As electricity generating renewable energy project spread, there will be an increasing need for new grid links, often across remote areas. But pylons are invasive and there have been objections to some new wind projects on that basis. For example, this issue has come to a head recently in mid Wales. See the consultation at:

National Grid notes that the total generation capacity of the new wind farms proposed in Mid Wales is 874MW, with start up dates in 2015/16. It says that without 'new significant transmission infrastructure' it is 'highly unlikely that the Welsh Assembly Government's target of 2 GW of onshore wind farm capacity by 2015/2017 will be met'.

It goes on 'Currently there is no electricity transmission system in the region of the proposed new wind farms in Mid Wales. The nearest points of connection to the existing system are in North Wales, South Wales and the West Midlands'. And it then looks at grid connection options, geographically and technically.

Basically, conventional overhead AC links are cheapest, but are very invasive. Underground AC costs a lot more and High Voltage Direct Current grids cost even more, over relatively short distances - the main cost with HVDC is in the AC-DC converters and their losses at each end; the cable link itself is much cheaper/km, and less lossy, than for AC. -0BECCA0647BE/46002/MidWalesSORIssue1_110319.pdf

However, Friends of the Earth Cymru has proposed an alternative, potentially significantly cheaper, approach, allowing for underground HVDC, with the capital costs of an under ground link possibly being reduced from around the £600m estimated by National Grid to £300- 390m, depending on revised wind farm capacity, link configuration and whether new energy storage technology was included.

How come? Energy adviser to FOE Cymru, Neil Crumpton, explains 'The existing Grid regulations require two circuits in the link, each of which could carry the maximum output of all the wind farms, to avoid lost production if there is a fault in one or other of the circuits. Yet, load-duration data from a group of wind farms in southern Scotland indicates that the farms generate around 95 % of their annual electricity production at below 66% of their maximum output. So for the wind regime in that region a 66 MW circuit from a 100 MW wind farm would still transmit around 95 % of annual production. The wind profile in Mid Wales may well be similar. So the proposed 800 MW or so of wind farms may well be served by 2 x 500 MW links rather than 2 x 1,000 MW links with little loss of production during faults of several weeks a year on one or other circuit. If so, the HVDC hardware and undergrounding cost might be nearly halved.'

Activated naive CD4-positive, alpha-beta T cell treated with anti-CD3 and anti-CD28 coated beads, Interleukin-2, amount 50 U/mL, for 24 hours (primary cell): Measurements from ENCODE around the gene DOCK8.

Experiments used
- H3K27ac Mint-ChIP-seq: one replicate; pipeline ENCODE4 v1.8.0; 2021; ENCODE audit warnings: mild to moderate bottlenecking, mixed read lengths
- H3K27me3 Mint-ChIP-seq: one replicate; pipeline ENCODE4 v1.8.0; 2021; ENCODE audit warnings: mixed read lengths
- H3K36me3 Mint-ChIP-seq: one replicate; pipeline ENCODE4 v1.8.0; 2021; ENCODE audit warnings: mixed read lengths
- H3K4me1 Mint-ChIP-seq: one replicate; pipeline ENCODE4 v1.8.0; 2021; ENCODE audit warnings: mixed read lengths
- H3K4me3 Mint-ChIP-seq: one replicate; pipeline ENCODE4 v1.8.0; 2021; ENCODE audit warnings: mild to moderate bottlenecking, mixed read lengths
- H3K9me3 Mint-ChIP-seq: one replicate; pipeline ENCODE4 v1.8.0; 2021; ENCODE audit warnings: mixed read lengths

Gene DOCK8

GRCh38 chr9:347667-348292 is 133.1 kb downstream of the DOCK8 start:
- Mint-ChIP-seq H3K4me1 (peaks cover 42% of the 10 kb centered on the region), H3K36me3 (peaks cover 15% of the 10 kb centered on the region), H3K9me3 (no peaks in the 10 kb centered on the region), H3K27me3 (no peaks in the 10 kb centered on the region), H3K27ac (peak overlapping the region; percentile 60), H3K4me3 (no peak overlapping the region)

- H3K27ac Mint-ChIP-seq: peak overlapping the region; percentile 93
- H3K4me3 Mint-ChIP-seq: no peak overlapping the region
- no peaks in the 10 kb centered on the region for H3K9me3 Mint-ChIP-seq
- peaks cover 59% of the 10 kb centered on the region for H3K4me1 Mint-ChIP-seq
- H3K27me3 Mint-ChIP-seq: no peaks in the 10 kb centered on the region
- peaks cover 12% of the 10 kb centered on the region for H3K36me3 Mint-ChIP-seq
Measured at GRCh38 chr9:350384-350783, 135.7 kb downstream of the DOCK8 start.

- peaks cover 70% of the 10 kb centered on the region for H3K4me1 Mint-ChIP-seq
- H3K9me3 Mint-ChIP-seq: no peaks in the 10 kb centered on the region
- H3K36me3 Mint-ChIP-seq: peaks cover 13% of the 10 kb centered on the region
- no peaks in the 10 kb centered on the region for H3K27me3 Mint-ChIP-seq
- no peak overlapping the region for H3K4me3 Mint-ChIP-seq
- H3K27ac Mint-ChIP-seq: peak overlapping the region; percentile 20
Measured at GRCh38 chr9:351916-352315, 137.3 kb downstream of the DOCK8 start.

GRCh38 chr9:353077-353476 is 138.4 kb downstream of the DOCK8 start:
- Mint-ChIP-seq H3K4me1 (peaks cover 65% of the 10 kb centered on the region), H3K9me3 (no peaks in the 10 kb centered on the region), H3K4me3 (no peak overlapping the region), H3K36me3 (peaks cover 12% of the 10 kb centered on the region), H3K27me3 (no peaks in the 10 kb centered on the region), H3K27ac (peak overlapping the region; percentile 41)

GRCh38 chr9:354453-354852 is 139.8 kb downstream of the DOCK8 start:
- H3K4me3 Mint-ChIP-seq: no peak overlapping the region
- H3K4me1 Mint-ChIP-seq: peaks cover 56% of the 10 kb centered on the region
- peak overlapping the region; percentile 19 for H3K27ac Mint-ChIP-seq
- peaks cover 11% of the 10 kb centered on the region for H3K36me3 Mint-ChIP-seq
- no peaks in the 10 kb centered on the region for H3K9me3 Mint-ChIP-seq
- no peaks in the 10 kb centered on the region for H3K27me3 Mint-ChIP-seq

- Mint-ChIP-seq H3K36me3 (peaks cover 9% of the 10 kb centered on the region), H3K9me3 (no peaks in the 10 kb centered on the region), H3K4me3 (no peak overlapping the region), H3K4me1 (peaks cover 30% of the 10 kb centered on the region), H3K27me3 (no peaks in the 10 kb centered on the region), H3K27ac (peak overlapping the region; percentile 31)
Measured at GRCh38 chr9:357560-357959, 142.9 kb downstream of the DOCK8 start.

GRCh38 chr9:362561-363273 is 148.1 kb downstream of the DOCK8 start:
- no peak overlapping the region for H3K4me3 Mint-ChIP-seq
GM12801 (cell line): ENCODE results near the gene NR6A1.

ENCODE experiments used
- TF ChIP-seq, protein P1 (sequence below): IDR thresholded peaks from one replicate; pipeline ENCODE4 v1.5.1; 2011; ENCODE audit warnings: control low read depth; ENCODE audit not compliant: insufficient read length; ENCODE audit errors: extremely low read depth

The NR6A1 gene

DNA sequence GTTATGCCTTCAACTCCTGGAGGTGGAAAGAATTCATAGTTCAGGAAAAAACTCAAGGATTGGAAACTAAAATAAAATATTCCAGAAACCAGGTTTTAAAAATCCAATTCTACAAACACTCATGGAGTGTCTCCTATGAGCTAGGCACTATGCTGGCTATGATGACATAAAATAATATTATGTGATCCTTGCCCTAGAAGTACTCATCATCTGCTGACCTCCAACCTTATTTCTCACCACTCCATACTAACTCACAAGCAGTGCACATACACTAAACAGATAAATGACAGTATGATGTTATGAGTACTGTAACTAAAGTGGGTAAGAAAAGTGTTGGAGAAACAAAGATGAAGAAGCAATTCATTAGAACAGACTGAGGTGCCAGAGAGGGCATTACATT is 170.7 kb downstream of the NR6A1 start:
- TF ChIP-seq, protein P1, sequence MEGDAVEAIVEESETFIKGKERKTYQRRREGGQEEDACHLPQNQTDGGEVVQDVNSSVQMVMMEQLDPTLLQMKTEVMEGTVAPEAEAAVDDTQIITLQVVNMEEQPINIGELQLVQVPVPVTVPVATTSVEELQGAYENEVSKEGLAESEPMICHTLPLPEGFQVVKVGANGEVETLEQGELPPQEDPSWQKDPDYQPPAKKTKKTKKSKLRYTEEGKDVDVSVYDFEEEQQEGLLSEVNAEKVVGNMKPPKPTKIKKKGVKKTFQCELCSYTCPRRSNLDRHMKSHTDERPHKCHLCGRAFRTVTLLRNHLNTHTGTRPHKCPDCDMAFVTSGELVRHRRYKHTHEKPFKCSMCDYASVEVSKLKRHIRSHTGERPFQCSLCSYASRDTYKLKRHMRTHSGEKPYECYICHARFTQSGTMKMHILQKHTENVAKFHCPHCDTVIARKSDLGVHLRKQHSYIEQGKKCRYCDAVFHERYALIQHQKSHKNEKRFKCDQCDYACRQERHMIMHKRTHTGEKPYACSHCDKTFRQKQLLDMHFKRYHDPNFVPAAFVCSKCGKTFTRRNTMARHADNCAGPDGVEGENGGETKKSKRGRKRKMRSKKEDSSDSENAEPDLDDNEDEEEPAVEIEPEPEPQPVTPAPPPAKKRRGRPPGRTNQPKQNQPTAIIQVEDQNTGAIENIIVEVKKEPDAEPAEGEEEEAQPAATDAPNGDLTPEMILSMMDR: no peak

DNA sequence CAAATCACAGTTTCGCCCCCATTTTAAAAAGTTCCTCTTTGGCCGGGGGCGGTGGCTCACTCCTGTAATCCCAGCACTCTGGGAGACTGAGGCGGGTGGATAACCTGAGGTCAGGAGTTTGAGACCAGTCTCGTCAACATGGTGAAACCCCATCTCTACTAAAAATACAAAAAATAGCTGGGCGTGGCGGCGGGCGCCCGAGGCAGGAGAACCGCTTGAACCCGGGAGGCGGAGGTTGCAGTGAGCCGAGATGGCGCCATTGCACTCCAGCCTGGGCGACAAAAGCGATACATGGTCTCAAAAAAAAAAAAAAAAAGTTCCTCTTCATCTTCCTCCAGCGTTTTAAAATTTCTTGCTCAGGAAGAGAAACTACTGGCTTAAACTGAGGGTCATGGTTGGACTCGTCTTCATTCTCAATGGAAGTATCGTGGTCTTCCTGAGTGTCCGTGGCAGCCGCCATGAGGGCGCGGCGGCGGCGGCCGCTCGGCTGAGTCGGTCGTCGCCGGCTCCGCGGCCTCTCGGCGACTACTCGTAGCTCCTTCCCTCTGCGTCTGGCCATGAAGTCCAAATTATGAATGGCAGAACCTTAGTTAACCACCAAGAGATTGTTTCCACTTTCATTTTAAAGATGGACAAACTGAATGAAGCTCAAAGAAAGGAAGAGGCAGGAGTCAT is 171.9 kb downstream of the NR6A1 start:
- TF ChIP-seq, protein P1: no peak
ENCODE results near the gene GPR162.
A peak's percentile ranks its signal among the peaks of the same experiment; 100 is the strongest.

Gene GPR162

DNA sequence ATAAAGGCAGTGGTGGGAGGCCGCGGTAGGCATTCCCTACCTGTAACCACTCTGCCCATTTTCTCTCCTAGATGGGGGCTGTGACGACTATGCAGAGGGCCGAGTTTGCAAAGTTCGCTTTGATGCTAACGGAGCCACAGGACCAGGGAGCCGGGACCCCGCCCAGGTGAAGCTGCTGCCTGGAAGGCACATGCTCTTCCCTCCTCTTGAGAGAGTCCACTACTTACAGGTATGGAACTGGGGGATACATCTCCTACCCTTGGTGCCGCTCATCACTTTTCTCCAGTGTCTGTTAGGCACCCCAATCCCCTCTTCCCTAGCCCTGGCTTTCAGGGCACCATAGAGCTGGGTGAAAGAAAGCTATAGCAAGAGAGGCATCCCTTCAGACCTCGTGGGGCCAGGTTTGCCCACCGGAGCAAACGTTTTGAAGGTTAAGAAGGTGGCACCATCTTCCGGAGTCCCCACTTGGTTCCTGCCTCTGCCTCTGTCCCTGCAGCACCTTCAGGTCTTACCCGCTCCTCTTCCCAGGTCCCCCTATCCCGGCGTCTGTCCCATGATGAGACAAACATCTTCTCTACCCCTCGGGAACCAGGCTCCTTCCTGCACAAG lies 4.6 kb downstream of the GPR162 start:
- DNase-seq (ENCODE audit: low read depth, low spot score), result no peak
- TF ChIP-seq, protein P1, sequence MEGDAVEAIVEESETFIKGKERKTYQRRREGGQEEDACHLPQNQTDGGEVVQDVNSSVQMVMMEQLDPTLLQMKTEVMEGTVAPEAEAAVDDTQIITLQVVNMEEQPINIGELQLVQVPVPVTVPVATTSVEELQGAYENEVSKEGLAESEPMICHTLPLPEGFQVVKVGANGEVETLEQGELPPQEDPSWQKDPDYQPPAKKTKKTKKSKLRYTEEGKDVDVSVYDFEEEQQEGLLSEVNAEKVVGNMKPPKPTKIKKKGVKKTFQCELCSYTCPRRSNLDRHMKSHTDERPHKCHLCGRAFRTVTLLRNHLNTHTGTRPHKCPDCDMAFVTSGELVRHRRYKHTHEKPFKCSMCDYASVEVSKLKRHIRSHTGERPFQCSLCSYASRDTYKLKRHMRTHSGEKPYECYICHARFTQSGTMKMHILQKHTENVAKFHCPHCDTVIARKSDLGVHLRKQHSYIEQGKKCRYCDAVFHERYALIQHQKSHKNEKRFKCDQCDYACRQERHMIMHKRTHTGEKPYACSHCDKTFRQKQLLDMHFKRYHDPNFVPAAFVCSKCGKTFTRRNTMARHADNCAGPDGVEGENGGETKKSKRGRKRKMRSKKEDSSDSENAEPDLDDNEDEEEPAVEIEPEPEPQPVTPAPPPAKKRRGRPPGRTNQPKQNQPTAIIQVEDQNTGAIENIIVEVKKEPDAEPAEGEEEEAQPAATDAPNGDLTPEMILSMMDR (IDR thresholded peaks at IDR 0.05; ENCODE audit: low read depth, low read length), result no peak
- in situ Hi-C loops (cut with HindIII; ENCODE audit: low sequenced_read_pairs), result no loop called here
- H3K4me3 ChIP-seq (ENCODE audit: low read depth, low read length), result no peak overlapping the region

FOE Cymru says an energy storage facility at or near the upland sub-station could minimise production losses during a fault by delaying transmission until the wind eases and link capacity becomes available. Storage would also 'bring wider system benefits in terms of routine demand-responsive supply to Grid and power quality improvements'. The group suggest using vanadium flow cell technology or ABB's battery system which could scale to 50 MW for an hour or more.

Underground HVDC links have been used round the world e.g. in Australia, but usually in larger, longer distance transmission or subsea schemes.

However there may be another, much more radical, approach to energy transmission. Energy transmission by electricity pylon, let alone underground cable, is much more costly than by gas pipeline. Estimates vary, but the costs to transport energy by gas pipeline may be 10 - 100 times lower than electricity pylon and 100 - 150 times lower than underground AC or HVDC cabling. Importantly, as pipelines are underground, they are visually non-intrusive, so route planning is less likely to attract public opposition. Pipelines also have lower transmission losses as no wires are getting hot, and they also offer a degree of energy storage, be it within the pipeline ('stacking') or in purpose built stores, at potentially strategic scale.